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Ben Roback is Head of Trade and International Policy at Cicero Group.

This column started in January 2017 and since then the unpredictable nature of Washington and nationwide politics in the United States has only increased. 2018 has been a year like no other in American politics.

Few beside the President, Chuck Schumer, and Nancy Pelosi can rightfully claim to know what will happen in the year ahead. But there is one thing that we can comfortably be sure of – that the volatile, hostile and febrile nature of politics will continue next year. At the risk of becoming a hostage fortune, below are four major themes that we can expect to dominate in 2019.

The White House tries to work out how to navigate a split Congress

Donald Trump has been accused of having little interest in pursuing a legislative agenda, often punting the heavy lifting to Paul Ryan, the Speaker, and the Congressional leadership. Whether interested in passing bills or not, in his first two years the President has overseen a major overhaul of the US tax code that has had real world affects for businesses and American taxpayers. For that one success, there were of course multiple failures – notably the repeated botched attempts to repeal and replace Obamacare owing to fractures in the Republican Party on the Hill.

2019 will present new challenges. The newly-elected Democratic members of Congress are for the majority progressive, ambitious and social media-savvy. The likes of Alexandria Ocasio-Cortez, Ilhan Omar, and Rashida Tlaib have shown already that they are adept campaigners who can command media attention. They will be a thorn in the side of both the President and the Congressional Democratic leadership, by pushing the latter to the left on issues like universal healthcare and a New Green Deal.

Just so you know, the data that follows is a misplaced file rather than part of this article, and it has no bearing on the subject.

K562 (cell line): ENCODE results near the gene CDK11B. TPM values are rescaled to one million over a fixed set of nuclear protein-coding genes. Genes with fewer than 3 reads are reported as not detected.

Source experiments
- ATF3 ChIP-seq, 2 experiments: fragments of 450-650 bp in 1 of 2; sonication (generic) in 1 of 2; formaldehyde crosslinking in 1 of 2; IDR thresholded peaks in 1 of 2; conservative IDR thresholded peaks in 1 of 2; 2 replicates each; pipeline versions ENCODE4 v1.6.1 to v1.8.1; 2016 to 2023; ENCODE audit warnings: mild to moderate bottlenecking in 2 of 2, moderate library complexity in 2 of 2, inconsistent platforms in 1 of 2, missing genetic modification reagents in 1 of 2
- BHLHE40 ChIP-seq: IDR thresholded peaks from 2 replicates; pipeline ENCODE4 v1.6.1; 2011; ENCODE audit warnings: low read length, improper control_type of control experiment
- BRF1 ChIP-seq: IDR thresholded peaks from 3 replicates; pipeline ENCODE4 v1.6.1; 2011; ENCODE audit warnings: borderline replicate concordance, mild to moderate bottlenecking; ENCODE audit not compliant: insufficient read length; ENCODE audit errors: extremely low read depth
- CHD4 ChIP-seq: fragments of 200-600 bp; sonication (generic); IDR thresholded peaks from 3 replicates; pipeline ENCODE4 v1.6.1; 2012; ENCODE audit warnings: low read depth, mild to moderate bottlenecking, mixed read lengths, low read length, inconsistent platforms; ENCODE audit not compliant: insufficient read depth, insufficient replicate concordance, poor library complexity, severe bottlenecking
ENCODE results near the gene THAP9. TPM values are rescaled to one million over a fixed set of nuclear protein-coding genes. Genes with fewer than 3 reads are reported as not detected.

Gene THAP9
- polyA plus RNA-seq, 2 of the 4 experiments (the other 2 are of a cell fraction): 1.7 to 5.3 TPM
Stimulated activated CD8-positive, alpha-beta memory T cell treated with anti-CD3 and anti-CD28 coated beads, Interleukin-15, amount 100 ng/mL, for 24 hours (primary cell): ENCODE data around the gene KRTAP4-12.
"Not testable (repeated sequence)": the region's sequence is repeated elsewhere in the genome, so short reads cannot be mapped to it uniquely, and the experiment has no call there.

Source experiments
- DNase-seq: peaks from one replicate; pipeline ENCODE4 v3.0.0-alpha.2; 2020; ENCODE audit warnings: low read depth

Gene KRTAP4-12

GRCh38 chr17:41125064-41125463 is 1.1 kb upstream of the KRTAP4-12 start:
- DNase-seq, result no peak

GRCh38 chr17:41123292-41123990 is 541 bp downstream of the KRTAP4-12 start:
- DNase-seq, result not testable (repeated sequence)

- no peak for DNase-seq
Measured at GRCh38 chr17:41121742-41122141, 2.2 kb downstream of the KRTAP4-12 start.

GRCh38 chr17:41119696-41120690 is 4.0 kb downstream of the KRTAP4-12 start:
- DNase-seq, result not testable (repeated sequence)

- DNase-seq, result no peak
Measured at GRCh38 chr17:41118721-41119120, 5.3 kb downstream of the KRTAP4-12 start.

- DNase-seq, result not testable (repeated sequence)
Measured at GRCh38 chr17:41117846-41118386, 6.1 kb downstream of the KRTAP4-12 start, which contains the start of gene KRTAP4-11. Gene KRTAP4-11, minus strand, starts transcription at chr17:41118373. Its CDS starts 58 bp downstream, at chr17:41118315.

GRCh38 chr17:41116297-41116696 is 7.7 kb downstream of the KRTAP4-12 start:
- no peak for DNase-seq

Trump has the benefit of an expanded majority in the Senate, but will be hamstrung at every given opportunity by the Democratic majority in the House of Representatives. It means that for legislation to stand any chance of passing, there will need to be a bipartisan spirit that has been desperately sparse in recent years.

On the face of it, there is little appetite for the two parties to reach across the aisle on legislation as both will be focussed on keeping their bases happy looking ahead to 2020. Despite that, there are emerging signs of policy areas where a bipartisan spirit is breaking out – last night, the Senate easily passed a bipartisan criminal justice bill by a margin of 87-12, despite ongoing efforts by hard-line conservatives to sink it. The First Step Act has made it past the Senate and now goes back to the House where it is expected to pass, and so will become law with Trump’s signature.

Crumbling bridges, potholed roads, and antique airports mean that infrastructure is another policy area where Democrats, Republicans, and the President could come together in 2019. There is growing momentum behind Congressional attempts to curtail the power of ‘big social media’, and next year expect more Silicon Valley CEOs to sit nervously before Congressional committees. But for the majority, arch-conservatives will still trade blows with the new band of progressives and little will get done before Trump enters the lame duck.

Newly emboldened Democrats consider how to use their Congressional power